Humanoid robot is here

We are grateful for the support from the National Science Foundation to acquire this Humanoid Robot to support research and teaching at the University of Michigan – Dearborn. The proposal writing, design, and development involved numerous faculty colleagues and students at UM-Dearborn. We are also grateful for the excellent engineers and designers at Sundberg-Ferar who designed the torso and head and worked on general integration of the robot components.   

Over the summer, the robot was completed and we have started developing the software framework to support projects. We are using the Robot Operating System (ROS), and developing the software nodes to control the various components. Also, we are developing a simulation model of the robot to be able to try out algorithms in simulation before deploying them onto the actual (expensive) robot. Below are screenshots and a video of our early efforts developing a perception algorithm to detect objects on a work surface and the robot arm path planning to avoid collisions and move the hands to the object.  

A quick note: the robot moves very slowly in the video for safety reasons.




A Combined Vision-Based Multiple Object Tracking and Visual Odometry System

Over the past year, we have built on our visual odometry algorithm (which I shared in an earlier post and made the source code public) to develop a multi-object tracking algorithm capable of tracking objects in the 3D world from the moving camera observer. An example of where this may be useful is for self-driving vehicles to detect moving objects (other cars) that are on a collision course.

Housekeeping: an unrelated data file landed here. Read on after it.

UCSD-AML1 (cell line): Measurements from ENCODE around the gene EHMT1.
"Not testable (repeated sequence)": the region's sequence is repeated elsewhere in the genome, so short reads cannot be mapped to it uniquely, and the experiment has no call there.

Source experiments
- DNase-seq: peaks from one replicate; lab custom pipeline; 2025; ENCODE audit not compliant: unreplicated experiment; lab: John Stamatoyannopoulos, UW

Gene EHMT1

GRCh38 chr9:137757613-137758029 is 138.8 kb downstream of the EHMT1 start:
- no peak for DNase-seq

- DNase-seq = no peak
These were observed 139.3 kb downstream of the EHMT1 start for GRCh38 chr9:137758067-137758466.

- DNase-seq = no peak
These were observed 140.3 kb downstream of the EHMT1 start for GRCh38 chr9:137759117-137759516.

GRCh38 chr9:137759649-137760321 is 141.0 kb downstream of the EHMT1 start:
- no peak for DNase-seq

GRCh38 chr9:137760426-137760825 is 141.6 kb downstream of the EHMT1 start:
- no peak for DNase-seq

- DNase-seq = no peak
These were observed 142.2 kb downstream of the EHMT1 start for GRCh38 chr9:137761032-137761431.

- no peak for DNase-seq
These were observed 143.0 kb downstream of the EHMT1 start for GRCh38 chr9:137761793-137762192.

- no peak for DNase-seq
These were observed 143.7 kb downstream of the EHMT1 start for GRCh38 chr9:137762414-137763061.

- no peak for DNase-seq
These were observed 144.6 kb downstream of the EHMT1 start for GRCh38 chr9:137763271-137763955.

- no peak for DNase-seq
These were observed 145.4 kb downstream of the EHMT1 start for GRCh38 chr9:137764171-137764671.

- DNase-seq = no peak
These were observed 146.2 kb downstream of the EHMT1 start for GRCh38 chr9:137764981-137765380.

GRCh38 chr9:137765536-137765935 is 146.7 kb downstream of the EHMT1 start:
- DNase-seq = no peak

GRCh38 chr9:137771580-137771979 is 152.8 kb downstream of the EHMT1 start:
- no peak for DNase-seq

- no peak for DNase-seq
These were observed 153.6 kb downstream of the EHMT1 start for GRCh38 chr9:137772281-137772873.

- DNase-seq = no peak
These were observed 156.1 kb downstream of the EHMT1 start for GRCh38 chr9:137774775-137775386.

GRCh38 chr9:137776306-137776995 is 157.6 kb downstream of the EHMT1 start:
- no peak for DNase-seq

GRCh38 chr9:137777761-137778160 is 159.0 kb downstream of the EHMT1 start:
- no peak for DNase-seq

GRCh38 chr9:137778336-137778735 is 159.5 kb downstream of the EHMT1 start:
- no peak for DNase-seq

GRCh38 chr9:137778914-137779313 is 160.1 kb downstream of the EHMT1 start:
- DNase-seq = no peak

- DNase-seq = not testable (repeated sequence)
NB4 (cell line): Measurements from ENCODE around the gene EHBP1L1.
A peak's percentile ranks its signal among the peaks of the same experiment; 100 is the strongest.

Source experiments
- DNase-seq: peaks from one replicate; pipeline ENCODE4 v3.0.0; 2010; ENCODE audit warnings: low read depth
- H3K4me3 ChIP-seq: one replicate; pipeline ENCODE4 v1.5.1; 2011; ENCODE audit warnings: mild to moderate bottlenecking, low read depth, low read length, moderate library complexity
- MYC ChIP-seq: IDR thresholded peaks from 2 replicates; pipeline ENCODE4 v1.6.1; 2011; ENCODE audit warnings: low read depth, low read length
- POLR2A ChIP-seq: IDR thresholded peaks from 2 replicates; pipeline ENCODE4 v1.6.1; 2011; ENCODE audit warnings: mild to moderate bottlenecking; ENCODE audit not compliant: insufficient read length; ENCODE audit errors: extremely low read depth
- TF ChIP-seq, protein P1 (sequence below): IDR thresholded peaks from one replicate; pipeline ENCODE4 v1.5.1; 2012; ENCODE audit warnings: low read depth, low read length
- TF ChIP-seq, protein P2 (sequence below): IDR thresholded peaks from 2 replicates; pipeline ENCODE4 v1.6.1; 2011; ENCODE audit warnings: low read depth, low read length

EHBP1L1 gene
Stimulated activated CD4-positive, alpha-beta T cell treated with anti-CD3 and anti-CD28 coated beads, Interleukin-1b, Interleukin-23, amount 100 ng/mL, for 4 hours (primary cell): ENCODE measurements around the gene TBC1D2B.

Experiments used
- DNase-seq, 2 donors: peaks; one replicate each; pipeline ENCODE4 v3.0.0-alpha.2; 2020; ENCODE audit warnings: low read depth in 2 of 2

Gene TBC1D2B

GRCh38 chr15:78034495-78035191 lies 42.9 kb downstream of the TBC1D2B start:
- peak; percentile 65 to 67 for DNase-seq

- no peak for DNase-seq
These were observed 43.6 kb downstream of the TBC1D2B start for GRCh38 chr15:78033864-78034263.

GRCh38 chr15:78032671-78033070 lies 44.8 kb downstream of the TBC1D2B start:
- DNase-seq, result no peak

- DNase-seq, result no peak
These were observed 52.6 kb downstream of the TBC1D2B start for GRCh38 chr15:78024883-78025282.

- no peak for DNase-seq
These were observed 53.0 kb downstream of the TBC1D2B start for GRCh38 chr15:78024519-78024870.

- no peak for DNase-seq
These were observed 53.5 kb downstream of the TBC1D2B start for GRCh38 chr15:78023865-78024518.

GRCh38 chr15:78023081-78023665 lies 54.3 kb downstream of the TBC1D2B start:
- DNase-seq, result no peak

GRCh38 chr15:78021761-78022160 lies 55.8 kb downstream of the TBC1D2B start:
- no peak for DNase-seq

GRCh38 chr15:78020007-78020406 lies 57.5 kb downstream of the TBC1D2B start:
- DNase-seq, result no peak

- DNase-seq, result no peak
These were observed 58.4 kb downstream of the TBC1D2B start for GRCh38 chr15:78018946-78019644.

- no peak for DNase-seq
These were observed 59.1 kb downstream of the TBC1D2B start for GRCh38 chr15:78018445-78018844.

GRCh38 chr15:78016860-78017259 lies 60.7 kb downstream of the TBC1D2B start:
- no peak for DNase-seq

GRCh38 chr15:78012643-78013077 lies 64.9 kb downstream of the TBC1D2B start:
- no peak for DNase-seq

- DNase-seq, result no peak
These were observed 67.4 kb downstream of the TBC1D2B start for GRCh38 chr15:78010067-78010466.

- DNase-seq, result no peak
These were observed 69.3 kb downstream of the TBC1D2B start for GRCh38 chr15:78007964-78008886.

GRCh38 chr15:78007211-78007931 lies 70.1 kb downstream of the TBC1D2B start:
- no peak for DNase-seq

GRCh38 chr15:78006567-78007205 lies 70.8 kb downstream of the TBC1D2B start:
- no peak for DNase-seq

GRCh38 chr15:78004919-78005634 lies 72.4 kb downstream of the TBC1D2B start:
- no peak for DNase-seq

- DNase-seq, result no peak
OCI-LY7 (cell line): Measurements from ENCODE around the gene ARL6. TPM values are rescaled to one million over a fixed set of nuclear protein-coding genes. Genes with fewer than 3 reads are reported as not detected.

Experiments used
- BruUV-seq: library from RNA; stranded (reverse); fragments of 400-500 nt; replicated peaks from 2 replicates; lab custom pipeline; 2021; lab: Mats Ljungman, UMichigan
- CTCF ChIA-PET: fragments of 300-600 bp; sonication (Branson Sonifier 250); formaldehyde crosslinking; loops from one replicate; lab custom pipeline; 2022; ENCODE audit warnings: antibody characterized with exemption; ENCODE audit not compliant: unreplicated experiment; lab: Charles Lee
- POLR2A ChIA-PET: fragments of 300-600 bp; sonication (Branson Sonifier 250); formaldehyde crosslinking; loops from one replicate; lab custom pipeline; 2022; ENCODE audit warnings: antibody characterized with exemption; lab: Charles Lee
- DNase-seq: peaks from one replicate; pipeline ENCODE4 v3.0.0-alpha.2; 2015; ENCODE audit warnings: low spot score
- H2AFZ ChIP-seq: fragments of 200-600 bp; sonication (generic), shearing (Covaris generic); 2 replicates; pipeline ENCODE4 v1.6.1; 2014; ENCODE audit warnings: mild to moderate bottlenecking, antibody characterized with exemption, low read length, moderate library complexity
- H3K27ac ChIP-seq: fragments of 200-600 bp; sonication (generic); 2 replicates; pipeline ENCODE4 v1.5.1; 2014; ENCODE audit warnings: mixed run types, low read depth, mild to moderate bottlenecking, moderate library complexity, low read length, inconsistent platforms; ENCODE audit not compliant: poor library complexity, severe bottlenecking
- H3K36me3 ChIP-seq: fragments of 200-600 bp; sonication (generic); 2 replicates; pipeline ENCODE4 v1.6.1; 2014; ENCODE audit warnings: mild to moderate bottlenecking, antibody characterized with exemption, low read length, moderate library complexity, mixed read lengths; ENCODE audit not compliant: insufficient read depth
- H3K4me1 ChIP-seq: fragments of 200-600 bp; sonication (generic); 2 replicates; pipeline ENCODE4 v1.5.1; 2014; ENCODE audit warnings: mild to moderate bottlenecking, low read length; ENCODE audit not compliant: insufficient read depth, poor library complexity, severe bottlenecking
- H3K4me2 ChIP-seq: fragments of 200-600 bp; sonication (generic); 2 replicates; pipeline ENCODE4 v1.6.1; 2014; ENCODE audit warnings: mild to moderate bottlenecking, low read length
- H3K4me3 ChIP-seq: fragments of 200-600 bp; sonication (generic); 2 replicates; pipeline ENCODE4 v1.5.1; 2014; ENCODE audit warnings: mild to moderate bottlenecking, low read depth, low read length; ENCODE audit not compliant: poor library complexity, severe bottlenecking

We have written this research up in a research paper, which has been accepted this week into the IEEE Sensors Journal. It will take a few weeks for it to appear on IEEE Xplore. 

Mohamed Aladem, S. A. Rawashdeh, “A Combined Vision-Based Multiple Object Tracking and Visual Odometry System”, IEEE Sensors Journal. Accepted 8/2019. 

Below is a video demo. Credit to Mohamed Aladem, my Ph.D. student who is on track to graduate in mid-2020. 

Lightweight Visual Tracking (LVT): source code and paper published

We have recently published the source code of our visual odometry algorithm, which supports stereo and RGB-D camera systems. 

Source code is available at: (github link).  It is compatible with ROS (Robot Operating System). 

Our journal publication was recently accepted, it is available at Sensors. This is the paper’s abstract:

Lightweight Visual Odometry for Autonomous Mobile Robots

Vision-based motion estimation is an effective means for mobile robot localization and is often used in conjunction with other sensors for navigation and path planning. This paper presents a low-overhead real-time ego-motion estimation (visual odometry) system based on either a stereo or RGB-D sensor. The algorithm’s accuracy outperforms typical frame-to-frame approaches by maintaining a limited local map, while requiring significantly less memory and computational power in contrast to using global maps common in full visual SLAM methods. The algorithm is evaluated on common publicly available datasets that span different use-cases and performance is compared to other comparable open-source systems in terms of accuracy, frame rate and memory requirements. This paper accompanies the release of the source code as a modular software package for the robotics community compatible with the Robot Operating System (ROS).